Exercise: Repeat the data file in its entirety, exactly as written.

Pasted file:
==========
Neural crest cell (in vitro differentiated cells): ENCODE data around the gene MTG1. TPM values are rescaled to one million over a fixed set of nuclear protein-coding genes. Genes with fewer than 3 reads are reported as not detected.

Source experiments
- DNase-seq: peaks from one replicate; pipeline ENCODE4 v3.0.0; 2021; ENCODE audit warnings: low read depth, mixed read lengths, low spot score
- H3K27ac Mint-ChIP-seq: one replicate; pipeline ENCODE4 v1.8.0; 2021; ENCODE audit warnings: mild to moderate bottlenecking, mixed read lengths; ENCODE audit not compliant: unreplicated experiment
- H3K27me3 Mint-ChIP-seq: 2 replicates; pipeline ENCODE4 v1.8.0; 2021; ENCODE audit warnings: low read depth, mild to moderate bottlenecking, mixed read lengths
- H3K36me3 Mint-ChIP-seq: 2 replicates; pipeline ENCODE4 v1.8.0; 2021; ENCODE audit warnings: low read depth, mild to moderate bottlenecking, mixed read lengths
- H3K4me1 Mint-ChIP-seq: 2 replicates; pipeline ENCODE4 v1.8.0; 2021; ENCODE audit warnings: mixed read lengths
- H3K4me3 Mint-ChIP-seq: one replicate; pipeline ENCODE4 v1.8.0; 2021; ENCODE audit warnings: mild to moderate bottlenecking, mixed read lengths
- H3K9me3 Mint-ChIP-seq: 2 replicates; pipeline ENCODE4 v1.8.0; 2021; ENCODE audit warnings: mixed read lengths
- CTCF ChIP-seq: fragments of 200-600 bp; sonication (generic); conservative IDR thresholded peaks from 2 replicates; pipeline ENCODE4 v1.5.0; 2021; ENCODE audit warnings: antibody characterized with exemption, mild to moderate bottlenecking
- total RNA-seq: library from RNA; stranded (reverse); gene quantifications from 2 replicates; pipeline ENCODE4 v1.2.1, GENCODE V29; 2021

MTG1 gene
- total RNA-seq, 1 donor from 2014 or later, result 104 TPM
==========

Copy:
Neural crest cell (in vitro differentiated cells): ENCODE data around the gene MTG1. TPM values are rescaled to one million over a fixed set of nuclear protein-coding genes. Genes with fewer than 3 reads are reported as not detected.

Source experiments
- DNase-seq: peaks from one replicate; pipeline ENCODE4 v3.0.0; 2021; ENCODE audit warnings: low read depth, mixed read lengths, low spot score
- H3K27ac Mint-ChIP-seq: one replicate; pipeline ENCODE4 v1.8.0; 2021; ENCODE audit warnings: mild to moderate bottlenecking, mixed read lengths; ENCODE audit not compliant: unreplicated experiment
- H3K27me3 Mint-ChIP-seq: 2 replicates; pipeline ENCODE4 v1.8.0; 2021; ENCODE audit warnings: low read depth, mild to moderate bottlenecking, mixed read lengths
- H3K36me3 Mint-ChIP-seq: 2 replicates; pipeline ENCODE4 v1.8.0; 2021; ENCODE audit warnings: low read depth, mild to moderate bottlenecking, mixed read lengths
- H3K4me1 Mint-ChIP-seq: 2 replicates; pipeline ENCODE4 v1.8.0; 2021; ENCODE audit warnings: mixed read lengths
- H3K4me3 Mint-ChIP-seq: one replicate; pipeline ENCODE4 v1.8.0; 2021; ENCODE audit warnings: mild to moderate bottlenecking, mixed read lengths
- H3K9me3 Mint-ChIP-seq: 2 replicates; pipeline ENCODE4 v1.8.0; 2021; ENCODE audit warnings: mixed read lengths
- CTCF ChIP-seq: fragments of 200-600 bp; sonication (generic); conservative IDR thresholded peaks from 2 replicates; pipeline ENCODE4 v1.5.0; 2021; ENCODE audit warnings: antibody characterized with exemption, mild to moderate bottlenecking
- total RNA-seq: library from RNA; stranded (reverse); gene quantifications from 2 replicates; pipeline ENCODE4 v1.2.1, GENCODE V29; 2021

MTG1 gene
- total RNA-seq, 1 donor from 2014 or later, result 104 TPM